If the circuit breaker Cx is opened at the time T1, the first circuit part 20 immediately ceases to function, the clutch is disengaged and the entire voltage from the supply source is applied to the second circuit part 21 which produced and immediately applies an electrical impulse of considerable magnitude to the control winding F1 of the brake which reacts by applying a heavy braking action which stops the off-winding apparatus. The connection 26 between the circuit parts 21 and 22 prevents operation of the third circuit part 22 during this time. The heavy braking impulse applied to the control winding F1 of the brake by the circuit part 21 ceases at the time T2 on account of the connection 26 between the circuit parts 21 and 22, and a slight permanent braking voltage produced by the third circuit part 22 replaced the previous heavy braking action and is permanently applied to the control winding of the brake F1 to prevent any rotation of the off-winding apparatus under the effect of transient stray couples. This situation continues as long as the main switch 24 is closed and the circuit breaker Cx is open. A succession of events identical to that just described occurs again when the circuit breaker Cx is closed.
It will thus be seen from the above description that with the aid of the control circuit in accordance with the invention and upon closing of the circuit breaker Cx, the off-winding apparatus begins to turn at a speed which increases evenly and gradually without jolting until it assumes a normal running speed which it maintains in a uniform manner until the circuit breaker Cx is opened. Then, immediate and quite fierce braking occurs which completely immobilizes the off-winding apparatus, but this constitutes no disadvantages since the entire thread has by then been off-wound and rewound on to the last bobbin so that this rapid braking action does not result in any danger of the thread being broken. Once this almost instantaneous braking action has been carried out, a slight permanent braking action is applied to the driven shaft 12, and this allows any manual operations to be carried out without danger on the off-winding apparatus, for example the fitting of a new thread round the rollers 8 and 9.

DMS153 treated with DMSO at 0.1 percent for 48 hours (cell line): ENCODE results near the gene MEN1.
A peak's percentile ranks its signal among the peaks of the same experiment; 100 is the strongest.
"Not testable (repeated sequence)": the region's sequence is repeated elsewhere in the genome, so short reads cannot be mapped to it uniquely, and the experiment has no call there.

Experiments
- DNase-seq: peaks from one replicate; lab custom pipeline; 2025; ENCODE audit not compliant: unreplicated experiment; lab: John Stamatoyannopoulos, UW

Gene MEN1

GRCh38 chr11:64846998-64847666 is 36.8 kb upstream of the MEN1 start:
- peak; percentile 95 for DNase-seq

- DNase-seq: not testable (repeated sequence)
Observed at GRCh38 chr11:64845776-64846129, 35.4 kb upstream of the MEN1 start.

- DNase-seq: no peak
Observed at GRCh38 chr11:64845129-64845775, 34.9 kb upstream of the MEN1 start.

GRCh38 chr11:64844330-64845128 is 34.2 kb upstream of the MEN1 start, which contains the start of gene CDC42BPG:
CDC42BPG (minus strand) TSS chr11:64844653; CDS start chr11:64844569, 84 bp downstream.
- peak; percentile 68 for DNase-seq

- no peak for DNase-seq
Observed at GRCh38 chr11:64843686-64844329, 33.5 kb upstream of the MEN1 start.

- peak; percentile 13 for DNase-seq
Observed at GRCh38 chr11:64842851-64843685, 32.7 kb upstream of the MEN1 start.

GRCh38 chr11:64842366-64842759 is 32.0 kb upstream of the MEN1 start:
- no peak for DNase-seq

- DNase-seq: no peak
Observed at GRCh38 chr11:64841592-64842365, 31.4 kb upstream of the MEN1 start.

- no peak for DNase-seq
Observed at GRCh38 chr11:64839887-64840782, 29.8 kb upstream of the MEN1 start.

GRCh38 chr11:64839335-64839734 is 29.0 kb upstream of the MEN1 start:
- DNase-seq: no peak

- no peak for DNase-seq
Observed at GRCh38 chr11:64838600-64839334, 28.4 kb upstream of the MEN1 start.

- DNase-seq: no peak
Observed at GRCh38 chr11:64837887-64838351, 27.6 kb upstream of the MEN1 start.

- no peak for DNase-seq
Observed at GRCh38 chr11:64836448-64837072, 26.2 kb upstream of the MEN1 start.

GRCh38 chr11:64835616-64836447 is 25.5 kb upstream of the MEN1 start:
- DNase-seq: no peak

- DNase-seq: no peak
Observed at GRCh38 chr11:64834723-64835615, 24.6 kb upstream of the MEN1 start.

FIG. 5 is a circuit diagram of an electronic circuit employing the operational principles described by reference to FIGS. 3 and 4. The various circuit parts illustrated in FIG. 3 will again be seen in FIG. 5, namely:
the first part 20 which corresponds to the circuit part lying between the circuit breaker Cx and the clutch winding E1.
This comprises in succession: a transistor amplifying stage T1 ; a transistor integrating stage T2 ; and a transistor amplifying stage T3, the clutch winding E1 being in the circuit of the emitter of the transistor T3 in series with a variable resistor Rc. The time required for establishing the normal running voltage at the terminals of the control winding E1 of the clutch depends upon the time constant of the integrating stage which comprises three series resistors P1, R5 and R6, one of which, P1, is variable, and an earthed capacitor C1. The slope of the curve for the establishment of the normal running speed or the off-winding apparatus depends upon the rating of the resistor P1.
The second part 21 comprises a time constant arrangement at the input consisting of a fixed resistor R10, a variable parallel resistor P2 and a capacitor C2, the time constant of which controls the length of the impulse and therefore the duration of the heavy breaking action. This time constant arrangement is followed by a double transistor stage T4, T5 for adapting impedance and having a follower emitter, and then by a transistor preamplifying stage T6 and by a final transistor amplifying stage T7, the winding F1 of the brake being in the circuit of the collector of the transistor T7 in series with a variable resistor RB.